Tarangire National Park is world-famous for its high density of baobab trees, one of the most interesting and unusual trees on the planet. Monumental in size, bizarre in shape, and extraordinary in function, these trees are highly adapted to survive under quite extreme environmental conditions, including drought, fire, and the voracious and not-so-gentle appetites of elephants.
Baobabs are undoubtedly the biggest trees in our study area. One of the largest baobab trees in Africa occurs on the coast of Kenya and its girth measures almost 30 meters! But they are not necessarily the most massive by volume – the larger baobabs actually have hollow trunks, or trunks filled with decomposing debris.
Its great size is necessary to keep it standing, because its wood structure is not strong. In most other trees, the living tissue that transports water and nutrients is located between a tough, protective outer layer of bark and the softer internal wood. In the baobab, however, the living tissue comprises the entire trunk. There is no bark and there is no wood – it is all one.
Why would this be so? This unique structure ensures that fires and elephants cannot destroy all the living tissue. No matter how much an elephant gouges the tree trunk or rips off pieces with its tusks, or how intensive a fire burns, there is always living tissue behind the damaged area that continues functioning. The wood is also pithy, allowing the tree to uptake and store massive amounts of water from rainy season deluges through their shallow root system. This water-uptake system enables baobabs to maximize the time their leaves remain active before they dry up and fall off during the dry season (called “drought-deciduous”).
Many animals seek out the baobab tree for shelter, including leopards and other smaller cats, and the trees are favorite nesting places for hornbills, birds of prey, and bees. Even giraffes will occasionally feast upon the leaves. Their lovely flowers (closed during the day to retain moisture) open at night and release a strong scent, attracting bushbabies and fruit bats seeking sweet liquid located in a juicy swelling in the flower stalk. As these mammals bury their faces in the flower to drink, the pollen brushes their muzzles. They carry the pollen to another flower and deposit it during their next meal, and the baobab flower is pollinated, leading to seed and a fruit pod – and eventually another extraordinary baobab tree.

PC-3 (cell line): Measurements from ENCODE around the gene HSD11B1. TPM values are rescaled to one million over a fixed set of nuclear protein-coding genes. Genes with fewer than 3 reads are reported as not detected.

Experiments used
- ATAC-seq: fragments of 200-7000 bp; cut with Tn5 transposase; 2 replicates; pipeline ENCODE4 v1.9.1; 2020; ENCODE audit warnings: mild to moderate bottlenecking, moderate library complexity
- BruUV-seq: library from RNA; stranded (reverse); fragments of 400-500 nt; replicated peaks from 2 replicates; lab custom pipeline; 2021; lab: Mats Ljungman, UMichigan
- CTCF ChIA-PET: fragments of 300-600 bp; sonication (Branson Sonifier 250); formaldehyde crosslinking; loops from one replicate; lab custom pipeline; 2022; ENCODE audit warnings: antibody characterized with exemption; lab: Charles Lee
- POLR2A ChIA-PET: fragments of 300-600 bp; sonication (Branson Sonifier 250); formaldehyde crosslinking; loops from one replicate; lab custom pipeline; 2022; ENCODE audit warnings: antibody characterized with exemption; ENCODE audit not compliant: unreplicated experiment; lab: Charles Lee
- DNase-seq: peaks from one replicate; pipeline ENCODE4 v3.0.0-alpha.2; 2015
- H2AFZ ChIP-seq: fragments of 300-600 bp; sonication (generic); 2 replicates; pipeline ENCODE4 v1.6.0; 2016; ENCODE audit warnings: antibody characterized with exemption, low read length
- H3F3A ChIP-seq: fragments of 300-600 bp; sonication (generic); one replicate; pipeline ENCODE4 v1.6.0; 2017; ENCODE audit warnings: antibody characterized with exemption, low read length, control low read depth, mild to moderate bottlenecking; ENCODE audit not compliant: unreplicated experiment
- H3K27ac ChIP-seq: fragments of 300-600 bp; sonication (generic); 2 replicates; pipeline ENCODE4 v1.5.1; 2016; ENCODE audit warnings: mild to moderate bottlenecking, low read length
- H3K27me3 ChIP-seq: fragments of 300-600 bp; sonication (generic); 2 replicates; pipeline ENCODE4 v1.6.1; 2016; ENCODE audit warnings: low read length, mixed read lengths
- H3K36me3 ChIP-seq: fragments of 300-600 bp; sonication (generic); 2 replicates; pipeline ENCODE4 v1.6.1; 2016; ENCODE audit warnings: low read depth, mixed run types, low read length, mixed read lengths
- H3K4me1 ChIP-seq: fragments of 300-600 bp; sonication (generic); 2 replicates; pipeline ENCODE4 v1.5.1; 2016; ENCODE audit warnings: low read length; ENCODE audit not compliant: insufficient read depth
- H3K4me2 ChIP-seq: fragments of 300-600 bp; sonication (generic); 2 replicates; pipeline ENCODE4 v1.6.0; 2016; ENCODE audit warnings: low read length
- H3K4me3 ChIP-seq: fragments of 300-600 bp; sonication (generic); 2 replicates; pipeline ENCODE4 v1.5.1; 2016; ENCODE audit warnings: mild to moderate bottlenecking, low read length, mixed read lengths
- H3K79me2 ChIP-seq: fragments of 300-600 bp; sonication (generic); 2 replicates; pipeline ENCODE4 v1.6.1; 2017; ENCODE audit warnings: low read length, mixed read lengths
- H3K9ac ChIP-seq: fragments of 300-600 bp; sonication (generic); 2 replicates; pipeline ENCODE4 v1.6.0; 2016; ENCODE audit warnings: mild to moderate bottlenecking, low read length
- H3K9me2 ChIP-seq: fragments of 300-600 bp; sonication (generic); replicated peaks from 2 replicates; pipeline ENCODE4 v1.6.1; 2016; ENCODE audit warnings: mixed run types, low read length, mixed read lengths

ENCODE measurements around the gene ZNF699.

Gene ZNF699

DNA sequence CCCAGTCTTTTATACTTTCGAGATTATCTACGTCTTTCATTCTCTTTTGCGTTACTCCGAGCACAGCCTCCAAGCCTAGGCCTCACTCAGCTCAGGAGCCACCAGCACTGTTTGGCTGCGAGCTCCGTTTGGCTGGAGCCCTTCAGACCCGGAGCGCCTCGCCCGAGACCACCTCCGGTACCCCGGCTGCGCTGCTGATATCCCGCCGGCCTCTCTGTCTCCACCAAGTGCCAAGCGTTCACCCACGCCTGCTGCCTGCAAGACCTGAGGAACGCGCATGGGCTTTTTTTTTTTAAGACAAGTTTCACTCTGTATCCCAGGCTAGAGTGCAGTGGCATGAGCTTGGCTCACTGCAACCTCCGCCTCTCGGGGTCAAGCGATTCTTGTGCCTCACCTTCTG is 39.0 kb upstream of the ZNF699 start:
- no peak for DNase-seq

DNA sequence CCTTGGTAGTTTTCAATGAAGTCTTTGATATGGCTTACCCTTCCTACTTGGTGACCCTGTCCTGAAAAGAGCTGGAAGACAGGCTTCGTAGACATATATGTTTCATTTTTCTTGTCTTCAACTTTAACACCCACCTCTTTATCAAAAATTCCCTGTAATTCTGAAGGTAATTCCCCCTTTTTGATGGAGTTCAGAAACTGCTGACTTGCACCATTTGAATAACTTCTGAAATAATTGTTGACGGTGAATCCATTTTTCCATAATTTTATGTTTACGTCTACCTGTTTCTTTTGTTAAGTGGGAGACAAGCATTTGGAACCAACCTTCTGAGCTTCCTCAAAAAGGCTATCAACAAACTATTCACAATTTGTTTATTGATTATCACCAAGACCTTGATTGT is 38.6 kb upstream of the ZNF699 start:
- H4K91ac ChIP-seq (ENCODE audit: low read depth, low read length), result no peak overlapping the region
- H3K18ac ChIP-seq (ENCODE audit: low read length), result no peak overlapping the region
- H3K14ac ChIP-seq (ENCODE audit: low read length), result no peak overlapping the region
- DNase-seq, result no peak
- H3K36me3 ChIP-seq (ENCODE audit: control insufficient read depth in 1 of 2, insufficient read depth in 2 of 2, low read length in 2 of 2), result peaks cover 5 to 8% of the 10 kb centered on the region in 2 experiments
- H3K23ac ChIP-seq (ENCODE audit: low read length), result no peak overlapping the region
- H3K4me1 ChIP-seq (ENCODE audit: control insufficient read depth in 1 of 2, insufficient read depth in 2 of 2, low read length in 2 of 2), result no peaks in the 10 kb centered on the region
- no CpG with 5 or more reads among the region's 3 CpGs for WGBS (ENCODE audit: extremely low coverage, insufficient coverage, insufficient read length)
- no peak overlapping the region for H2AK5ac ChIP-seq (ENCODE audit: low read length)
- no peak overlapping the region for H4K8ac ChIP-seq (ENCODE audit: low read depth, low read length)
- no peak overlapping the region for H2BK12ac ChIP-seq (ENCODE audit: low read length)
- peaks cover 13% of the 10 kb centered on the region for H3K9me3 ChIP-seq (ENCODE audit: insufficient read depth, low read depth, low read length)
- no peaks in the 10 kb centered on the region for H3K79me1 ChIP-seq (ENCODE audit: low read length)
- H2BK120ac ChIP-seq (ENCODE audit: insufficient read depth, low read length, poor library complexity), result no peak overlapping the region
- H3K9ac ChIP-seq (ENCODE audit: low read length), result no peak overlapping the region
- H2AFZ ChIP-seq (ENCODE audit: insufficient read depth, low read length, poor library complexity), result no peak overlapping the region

Pictures from TUNGO surveys
We had a great TUNGO survey with Chena and Harper helping us. Enjoy these pictures from the trip.
TUNGO surveys begin again
We are going out for another round of Tarangire Ungulate Observatory surveys for the next week. We will post an update when we return. Until then, here is a nice picture of a steenbok.
Imagine you are sitting under the shade of an Acacia tree, enjoying the beauty of the African savanna landscape. Suddenly you spot a small, hard ball of poop rolling along the ground, apparently of its own volition! Take a step closer, and you might catch a glimpse of one of the most important creatures in the savanna ecosystem – the dung beetle.
Every day, millions of herbivores – including the ungulates that we are studying in the Masai Steppe Ecosystem – eat tons of grass, excreting vast amounts of seed-filled dung. Dung beetles disperse, feast upon, and live within these droppings, which provide a nutrient-rich food source for the beetles’ larvae. This may seem a lowly, rather unenviable lifestyle, but entomologists now understand that the savannah and many of its plants and animals completely depend upon the ecosystem services provided by dung beetles.
More than 100 species of dung beetle have been recorded in Serengeti National Park alone, with different strategies in how they utilize the dung. “Roller” beetles create a ball of dung up to 40 times their body weight and can transport it up to 70 meters away, thus spreading nutrients far and wide. “Tunneller” beetles bury their balls of dung, helping the plant seeds within to germinate. Without these beetles, the ground would quickly be covered in a thick layer of dung, smothering the grasses that ungulates depend on for food.
Even the lowliest members of an ecosystem play critical roles in the intricate web of life.
Thanks Sacramento Zoo
The Sacramento Zoo has donated $2000 to support our Masai Giraffe Conservation Demography Project, and the Sacramento Chapter of the American Association of Zoo Keepers has donated $400 as well. Thanks So Much Sacramento Zoo! http://www.saczoo.org/
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